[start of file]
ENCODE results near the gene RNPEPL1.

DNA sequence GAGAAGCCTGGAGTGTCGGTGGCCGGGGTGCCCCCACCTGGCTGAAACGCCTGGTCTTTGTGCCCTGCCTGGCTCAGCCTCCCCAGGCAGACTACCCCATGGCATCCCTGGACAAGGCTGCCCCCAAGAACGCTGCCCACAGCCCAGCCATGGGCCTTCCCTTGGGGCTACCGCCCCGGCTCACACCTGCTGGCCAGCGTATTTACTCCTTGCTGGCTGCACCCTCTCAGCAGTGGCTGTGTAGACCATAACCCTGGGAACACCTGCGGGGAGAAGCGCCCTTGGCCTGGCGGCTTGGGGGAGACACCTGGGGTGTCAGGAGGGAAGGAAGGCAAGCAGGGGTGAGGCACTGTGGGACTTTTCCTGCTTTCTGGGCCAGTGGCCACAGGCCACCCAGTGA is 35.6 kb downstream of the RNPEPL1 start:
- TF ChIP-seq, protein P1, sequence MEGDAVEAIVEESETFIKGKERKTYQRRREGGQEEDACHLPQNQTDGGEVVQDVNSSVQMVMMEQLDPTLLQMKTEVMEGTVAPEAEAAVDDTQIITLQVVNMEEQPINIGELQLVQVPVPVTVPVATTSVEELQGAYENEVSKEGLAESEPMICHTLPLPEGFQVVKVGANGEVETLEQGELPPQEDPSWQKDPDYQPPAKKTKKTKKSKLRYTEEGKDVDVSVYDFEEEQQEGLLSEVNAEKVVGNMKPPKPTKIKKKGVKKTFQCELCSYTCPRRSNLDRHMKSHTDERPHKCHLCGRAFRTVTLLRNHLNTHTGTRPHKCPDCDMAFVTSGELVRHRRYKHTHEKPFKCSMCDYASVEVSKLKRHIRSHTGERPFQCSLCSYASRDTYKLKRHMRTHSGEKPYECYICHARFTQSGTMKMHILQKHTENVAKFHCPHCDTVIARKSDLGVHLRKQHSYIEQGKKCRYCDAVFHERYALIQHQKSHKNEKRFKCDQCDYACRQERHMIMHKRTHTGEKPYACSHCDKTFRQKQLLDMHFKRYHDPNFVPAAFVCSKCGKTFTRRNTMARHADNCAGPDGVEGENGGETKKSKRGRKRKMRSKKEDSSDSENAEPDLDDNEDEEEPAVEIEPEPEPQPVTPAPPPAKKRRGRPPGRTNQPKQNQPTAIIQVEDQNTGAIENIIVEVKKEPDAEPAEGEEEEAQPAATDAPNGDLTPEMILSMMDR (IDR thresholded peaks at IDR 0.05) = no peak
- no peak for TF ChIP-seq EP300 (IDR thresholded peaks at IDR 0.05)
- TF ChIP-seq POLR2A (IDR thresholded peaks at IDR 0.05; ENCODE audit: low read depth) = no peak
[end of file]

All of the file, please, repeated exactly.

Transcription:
ENCODE results near the gene RNPEPL1.

DNA sequence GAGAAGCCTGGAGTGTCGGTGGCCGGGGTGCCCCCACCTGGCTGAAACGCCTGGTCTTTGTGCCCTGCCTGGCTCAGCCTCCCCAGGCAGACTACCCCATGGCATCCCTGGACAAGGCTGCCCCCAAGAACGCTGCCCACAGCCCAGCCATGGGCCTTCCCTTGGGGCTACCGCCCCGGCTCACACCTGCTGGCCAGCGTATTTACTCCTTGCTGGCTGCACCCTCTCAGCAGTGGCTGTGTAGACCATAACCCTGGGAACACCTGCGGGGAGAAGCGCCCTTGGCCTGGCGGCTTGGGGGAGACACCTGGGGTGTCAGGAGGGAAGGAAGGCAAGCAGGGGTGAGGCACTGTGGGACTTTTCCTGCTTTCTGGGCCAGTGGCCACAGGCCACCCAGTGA is 35.6 kb downstream of the RNPEPL1 start:
- TF ChIP-seq, protein P1, sequence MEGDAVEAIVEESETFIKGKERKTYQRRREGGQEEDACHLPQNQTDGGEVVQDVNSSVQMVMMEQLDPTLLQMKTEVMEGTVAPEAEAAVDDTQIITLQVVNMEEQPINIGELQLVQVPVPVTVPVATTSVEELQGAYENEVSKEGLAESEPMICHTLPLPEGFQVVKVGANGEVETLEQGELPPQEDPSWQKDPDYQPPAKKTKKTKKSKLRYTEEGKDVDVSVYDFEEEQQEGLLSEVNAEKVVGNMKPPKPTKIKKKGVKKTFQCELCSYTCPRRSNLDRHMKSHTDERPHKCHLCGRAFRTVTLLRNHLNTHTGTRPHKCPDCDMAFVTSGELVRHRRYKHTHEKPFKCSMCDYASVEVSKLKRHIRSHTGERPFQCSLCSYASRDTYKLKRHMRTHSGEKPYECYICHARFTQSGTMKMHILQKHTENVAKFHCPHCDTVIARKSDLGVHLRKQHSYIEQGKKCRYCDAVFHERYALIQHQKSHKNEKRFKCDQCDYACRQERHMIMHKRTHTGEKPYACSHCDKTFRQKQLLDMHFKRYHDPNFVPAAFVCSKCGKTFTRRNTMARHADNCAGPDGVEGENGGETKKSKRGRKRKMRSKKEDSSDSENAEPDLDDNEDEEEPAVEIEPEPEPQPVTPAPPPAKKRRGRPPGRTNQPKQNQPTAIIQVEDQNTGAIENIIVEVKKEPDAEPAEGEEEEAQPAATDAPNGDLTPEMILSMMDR (IDR thresholded peaks at IDR 0.05) = no peak
- no peak for TF ChIP-seq EP300 (IDR thresholded peaks at IDR 0.05)
- TF ChIP-seq POLR2A (IDR thresholded peaks at IDR 0.05; ENCODE audit: low read depth) = no peak